Ariane de Gennaro
Seeing reports of violence committed against Asian bodies used to feel like a violent splash of cold water to the face. The same cold water now feels lukewarm, having lost its initial bite and burn: the violence and murder of Asian/American bodies is anything but surprising at this point. The shootings at Monterey Park and Half Moon Bay have shown that safety has never been a guarantee.
Tragedy has become a familiar face in the news for the Asian/American community: so familiar that when I scroll by the frequent NextShark Instagram posts reporting on yet another act of hatred towards Asian/Americans, my thumb does not stop.
Somewhere in the past three years, I guess I just trained my eyes and fingers to simply move on. If there’s anything that the ephemeral stories and unceasing content on Instagram have taught me, it’s that time is merciless and unrelenting.
Maybe that’s why when I saw the New York Times push-notification on Sunday morning, I wordlessly put my phone down and continued with my readings.
On Sunday evening, members of the Asian American Students Alliance met to hold a reflective space for the events of that morning. From the room next to us, we heard the loud cheers of a Lunar New Year celebration. As the noise of festivities merged with mournful silence, I came face-to-face with a complicated question: how do we properly remember and commemorate tragedy in a world that keeps revolving?
As I sat wordlessly wiping tears off my face, a horrific realization dawned upon me. For so long, I had stored my sorrow in tightly-sealed memory compartments, careful so as not to make any residual grief seep out. Running off to Zoom meetings and completing homework assignments, I learned to ignore and even forget the world around me. There was simply not enough time to grapple with what seemed like a never-ending amount of mourning, and the only alternative was to close my eyes to it all.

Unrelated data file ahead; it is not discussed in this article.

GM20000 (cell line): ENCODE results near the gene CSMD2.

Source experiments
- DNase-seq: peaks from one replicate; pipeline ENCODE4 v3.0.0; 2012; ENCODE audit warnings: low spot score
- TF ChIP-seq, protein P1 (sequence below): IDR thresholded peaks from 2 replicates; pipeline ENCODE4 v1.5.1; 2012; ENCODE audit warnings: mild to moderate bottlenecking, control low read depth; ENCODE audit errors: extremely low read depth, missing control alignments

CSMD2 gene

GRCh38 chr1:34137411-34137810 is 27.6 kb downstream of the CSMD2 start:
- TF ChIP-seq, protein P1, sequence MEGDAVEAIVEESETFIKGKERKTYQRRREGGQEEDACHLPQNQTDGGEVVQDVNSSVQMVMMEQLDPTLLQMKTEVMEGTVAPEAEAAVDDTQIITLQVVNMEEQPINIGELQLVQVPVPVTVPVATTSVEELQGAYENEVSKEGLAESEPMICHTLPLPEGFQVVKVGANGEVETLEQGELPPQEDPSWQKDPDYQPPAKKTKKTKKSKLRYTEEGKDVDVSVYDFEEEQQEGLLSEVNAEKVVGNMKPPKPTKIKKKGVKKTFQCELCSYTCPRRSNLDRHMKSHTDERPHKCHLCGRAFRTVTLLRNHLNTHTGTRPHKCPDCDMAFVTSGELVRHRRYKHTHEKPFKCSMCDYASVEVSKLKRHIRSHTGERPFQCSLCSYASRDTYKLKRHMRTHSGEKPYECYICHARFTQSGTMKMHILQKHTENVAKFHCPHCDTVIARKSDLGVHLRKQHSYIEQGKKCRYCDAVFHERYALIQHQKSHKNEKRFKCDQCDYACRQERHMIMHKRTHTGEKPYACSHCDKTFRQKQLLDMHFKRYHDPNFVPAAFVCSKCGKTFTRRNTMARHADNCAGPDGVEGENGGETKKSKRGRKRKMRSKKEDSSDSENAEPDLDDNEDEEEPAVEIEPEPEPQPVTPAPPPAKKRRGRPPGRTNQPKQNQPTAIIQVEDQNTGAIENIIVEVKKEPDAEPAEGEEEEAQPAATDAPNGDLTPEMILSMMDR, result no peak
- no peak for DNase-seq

I granted myself the privilege of living in a noiseless fantasy of “normalcy,” even as anti-Asian hate and violence continues to violently ripple and destroy the lives of many Asian/Americans.
Was I leaving behind the ghosts of my Asian/American brothers and sisters? Like the rest of the world, was I forgetting the tragedies and atrocities all too soon? Was I even allowed to gleefully celebrate Lunar New Year, like my counterparts in the other room, when those in Monterey Park had their festivities so cruelly taken away from them? Why did experiencing joy feel sacrilege?
Dear reader, it’s easy for this thinking to further perpetuate violence and sorrow against our own community. When sorrow seems to be omnipresent and suffering incessant, it often feels necessary for us to live as containers of grief: to withhold the laughter that the departed can no longer express, to shed continual tears for those who we’ve permanently lost. This only damns us to eternal mourning, creating ghosts out of our own selves who are unable to escape the past. In striving for justice, both for those who are with us and those who are not, we must imagine and actualize a future without violence. This vision is realized through our capacity to experience joy — to define Asian/American experiences as more than just the habitual and persistent violence committed to Asian bodies. In a world where violence seems ceaseless, we must ensure that this cycle of grief is not.
The world keeps revolving. Yet, maybe this is an act of both cruelty and grace.
A new day begins, and we laugh, then cry, then laugh again. Of course, this doesn’t mean we should turn a blind eye to the suffering around us, as I had done. It means that the processes of healing can and must be more than blissful ignorance and perpetual mourning. In the face of violence that hopes to destroy communities and instill fear, the joyful moments we have work as a direct counter.
Our individual journeys in coping with these events are neither one-directional or synchronous. Even now, my heart stills in fear whenever someone mentions the Atlanta shootings. Yet, we can nurse the sorrows in our heart while simultaneously dreaming of better futures.
Our existence is not a self-fulfilling prophecy of continued violence and oppression. We are infinitely more than the hate that mars our bodies and breaks our skin. As I dance with my Asian grandparents and make rice cake soups with my mom, I am actively creating and shaping my definition of the Asian/American experience. To me, joy is a radical resistance.
After the AASA debrief, a few of us gathered in the kitchen to cook homemade dinner for Lunar New Year celebrations. As the smell of steamed dumplings and sound of lively conversation filled the kitchen of the AACC, I held the victims of Monterey Park close to my heart, with joy, sorrow and resistance.